Indian girls look to step up
Published on -12/4/2013, 11:17 AM
By AUSTIN COLBERT
There is a good chance Haley Wells will be asked to do things this season she has never done before.
Wells is the lone senior on the Hays High School girls' basketball team. She only played in five games -- none as a starter -- a year ago after tearing ligaments in her ankle. At 5-foot-6, she will hardly be the biggest player on the court, yet could be needed to step in and play in the post because of the Indians' lack of size.
And if more is asked of Wells, she doesn't look to be the type to step back when it will be largely on her to move the team forward.
"Everyone needs to just step out of their comfort zone a little bit, including myself. I'm not used to it either. We have a lot of very talented freshmen and sophomores that will easily step up if they get the jitters out of them," Wells said.
"There is a lot of pressure on me this year, too, and I've never been a varsity starter," she added. "There were seven seniors that graduated last year. Not only do they have to look up to me, but I have to fill my spot and duties as a senior, too."
The Indians were a bit of a disappointment last season after returning seven seniors off a team that finished with 17 wins during the 2011-12 season. Hays High went 9-11 last year, losing to Salina South 42-31 in sub-state.
The only returners this season with any significant varsity playing time are Wells, junior guard Mattison Schlaefli and sophomore forward Audra Schmeidler. Junior guard Summer Smith, junior forward Emily Peckham, junior guard Brooke Russell and junior forward Kaylie Schoendaller also saw limited minutes, none having played in more than four games.
"It's going to pull in a few more younger players than we've had to in the past," Hays High coach Kirk Maska said. "On the bright side I guess, if you are starting over and you get the young kids in the game as freshmen and sophomores that's going to prepare them for down the line. I think they may take their lumps from time to time, but I think we are going to play hard and the young girls are going to be aggressive and pretty quick."
The Indians well rely heavily on underclassmen this season. Maska expects to dress 11 players early in the season, six of which will be a freshman or sophomore. The only freshman in the bunch is 5-foot-5 guard Talyn Kleweno. The rest include sophomore guards Brandy Pfeifer, Taylor Groen-Younger and Nicole Dinkel. Schmeidler is joined by Haley George as the other sophomore forward.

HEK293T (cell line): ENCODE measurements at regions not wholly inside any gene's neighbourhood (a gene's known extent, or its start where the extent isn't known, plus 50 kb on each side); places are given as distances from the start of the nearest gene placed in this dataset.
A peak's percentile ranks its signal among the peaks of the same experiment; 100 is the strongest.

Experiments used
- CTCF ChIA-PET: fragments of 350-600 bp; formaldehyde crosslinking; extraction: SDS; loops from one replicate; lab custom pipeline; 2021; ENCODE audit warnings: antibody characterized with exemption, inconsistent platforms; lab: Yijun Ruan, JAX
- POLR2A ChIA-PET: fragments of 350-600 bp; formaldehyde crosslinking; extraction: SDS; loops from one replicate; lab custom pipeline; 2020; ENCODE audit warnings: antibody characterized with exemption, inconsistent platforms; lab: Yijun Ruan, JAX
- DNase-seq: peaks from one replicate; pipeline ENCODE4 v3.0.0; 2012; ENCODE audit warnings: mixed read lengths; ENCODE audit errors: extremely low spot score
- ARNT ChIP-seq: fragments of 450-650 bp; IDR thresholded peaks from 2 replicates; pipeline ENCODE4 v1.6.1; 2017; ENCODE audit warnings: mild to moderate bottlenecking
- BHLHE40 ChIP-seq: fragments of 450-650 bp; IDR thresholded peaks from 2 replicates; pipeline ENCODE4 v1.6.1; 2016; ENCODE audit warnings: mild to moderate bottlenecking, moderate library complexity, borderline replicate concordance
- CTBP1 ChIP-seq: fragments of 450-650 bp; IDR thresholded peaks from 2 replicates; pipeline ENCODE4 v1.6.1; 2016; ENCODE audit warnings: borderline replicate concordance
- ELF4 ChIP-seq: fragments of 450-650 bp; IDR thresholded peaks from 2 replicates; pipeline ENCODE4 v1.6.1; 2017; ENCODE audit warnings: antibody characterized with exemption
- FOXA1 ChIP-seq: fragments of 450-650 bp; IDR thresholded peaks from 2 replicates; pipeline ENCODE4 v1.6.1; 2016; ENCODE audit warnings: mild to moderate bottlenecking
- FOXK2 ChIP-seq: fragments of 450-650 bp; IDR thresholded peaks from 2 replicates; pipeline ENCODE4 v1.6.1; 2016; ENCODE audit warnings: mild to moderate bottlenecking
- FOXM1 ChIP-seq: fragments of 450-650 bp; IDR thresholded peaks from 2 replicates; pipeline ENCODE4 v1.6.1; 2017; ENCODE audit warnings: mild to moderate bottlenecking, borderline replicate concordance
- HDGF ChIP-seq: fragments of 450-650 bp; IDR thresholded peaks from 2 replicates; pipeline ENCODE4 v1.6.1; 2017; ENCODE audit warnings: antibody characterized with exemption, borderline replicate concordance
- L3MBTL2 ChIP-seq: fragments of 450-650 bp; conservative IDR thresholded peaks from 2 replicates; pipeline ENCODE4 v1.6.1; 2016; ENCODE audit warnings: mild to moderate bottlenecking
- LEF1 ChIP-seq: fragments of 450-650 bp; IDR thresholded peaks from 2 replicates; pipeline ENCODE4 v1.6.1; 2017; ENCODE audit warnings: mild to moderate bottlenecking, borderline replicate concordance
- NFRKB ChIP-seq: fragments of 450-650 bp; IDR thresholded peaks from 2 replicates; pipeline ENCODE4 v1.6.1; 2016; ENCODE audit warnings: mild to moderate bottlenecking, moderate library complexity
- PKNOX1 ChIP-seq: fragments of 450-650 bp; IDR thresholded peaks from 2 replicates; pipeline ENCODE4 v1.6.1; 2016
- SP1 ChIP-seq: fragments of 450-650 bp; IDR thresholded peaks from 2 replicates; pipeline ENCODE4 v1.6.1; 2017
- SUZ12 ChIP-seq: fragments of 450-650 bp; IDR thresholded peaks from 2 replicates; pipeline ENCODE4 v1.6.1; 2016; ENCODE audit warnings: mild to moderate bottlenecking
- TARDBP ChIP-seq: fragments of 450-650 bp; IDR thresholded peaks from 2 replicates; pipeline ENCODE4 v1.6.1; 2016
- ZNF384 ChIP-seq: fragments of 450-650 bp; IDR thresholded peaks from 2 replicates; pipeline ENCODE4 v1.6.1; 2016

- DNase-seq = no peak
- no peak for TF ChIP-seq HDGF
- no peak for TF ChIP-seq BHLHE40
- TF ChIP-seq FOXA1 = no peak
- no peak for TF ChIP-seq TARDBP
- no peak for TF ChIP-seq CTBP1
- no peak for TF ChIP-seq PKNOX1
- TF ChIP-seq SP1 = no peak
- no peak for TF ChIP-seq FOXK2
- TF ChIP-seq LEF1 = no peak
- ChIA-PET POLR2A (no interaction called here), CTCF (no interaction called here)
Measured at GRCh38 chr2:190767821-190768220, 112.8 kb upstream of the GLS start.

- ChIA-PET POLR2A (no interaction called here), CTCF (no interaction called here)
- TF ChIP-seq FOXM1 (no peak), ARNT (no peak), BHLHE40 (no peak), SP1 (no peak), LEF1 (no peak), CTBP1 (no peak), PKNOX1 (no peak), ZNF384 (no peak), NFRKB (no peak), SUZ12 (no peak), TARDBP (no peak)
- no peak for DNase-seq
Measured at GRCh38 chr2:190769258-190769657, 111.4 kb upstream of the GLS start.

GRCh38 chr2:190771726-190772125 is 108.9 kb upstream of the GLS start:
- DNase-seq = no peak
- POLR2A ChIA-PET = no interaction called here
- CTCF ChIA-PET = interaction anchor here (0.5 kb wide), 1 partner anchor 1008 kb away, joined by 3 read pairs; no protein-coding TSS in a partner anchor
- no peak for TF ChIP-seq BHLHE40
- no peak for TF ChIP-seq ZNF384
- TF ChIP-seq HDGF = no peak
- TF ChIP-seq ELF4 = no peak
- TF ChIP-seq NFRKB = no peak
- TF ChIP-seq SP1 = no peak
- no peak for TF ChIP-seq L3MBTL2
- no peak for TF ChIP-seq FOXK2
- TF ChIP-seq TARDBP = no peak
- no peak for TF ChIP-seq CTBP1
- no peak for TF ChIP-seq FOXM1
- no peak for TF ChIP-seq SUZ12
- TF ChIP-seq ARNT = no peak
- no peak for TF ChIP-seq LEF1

George, who qualified for state in cross country in the fall, is the tallest player for Hays High at 5-foot-10. She will be expected to step up and be an anchor inside for the Indians alongside the 5-foot-9 Schmeidler.
"I just really need to be big and work hard down low to help get the points and rebounds," said George, who played on the freshmen team last season. "It will be tough because it's hard to stay down there and I'm not the biggest person. So it's definitely tough to stay strong but I think I can do it."
Speed and aggressiveness will be how the Indians overcome their lack of size. Maska wants the players to pressure the ball on defense and extend the court, hopefully leading to easy buckets on the offensive end. Hays High is a team built more for a full-court tempo opposed to the half-court game.
"I'd like to say we are going to block out and control the rebounds but when you have 5-3 and 5-4 girls, a 5-9 girl can probably go over their back pretty easy without fouling," Maska said. "I don't know that teams can really overlook us. I think we are a team that if we shoot well we are going to be really good because I think the other things that we do we will be OK at. My biggest fear is getting a little too fast for our abilities and turning the ball over a lot."
The Indians will get their season started on Thursday at the Gerald Mitchell Hays City Shoot-Out. Hays High will open with Class 3A Riley County, ranked No. 5 in its classification in the preseason KBCA rankings, at 6:30 p.m. at Hays High School.
With so little experience to lean on, there are many questions to be answered about this Hays High team heading into its season opener. But if the rest of the Indians take on the same attitude as Wells, anything is possible. And with no one looking their way, the Indians believe they can surprise.
"I hope we can take that to our advantage and sneak behind everyone's ego," Wells said. "Usually the Hays City Shoot-Out is a good eye-opener for the season. I feel like by playing good teams we will see what we need to be by the end of the season and get ready for the postseason."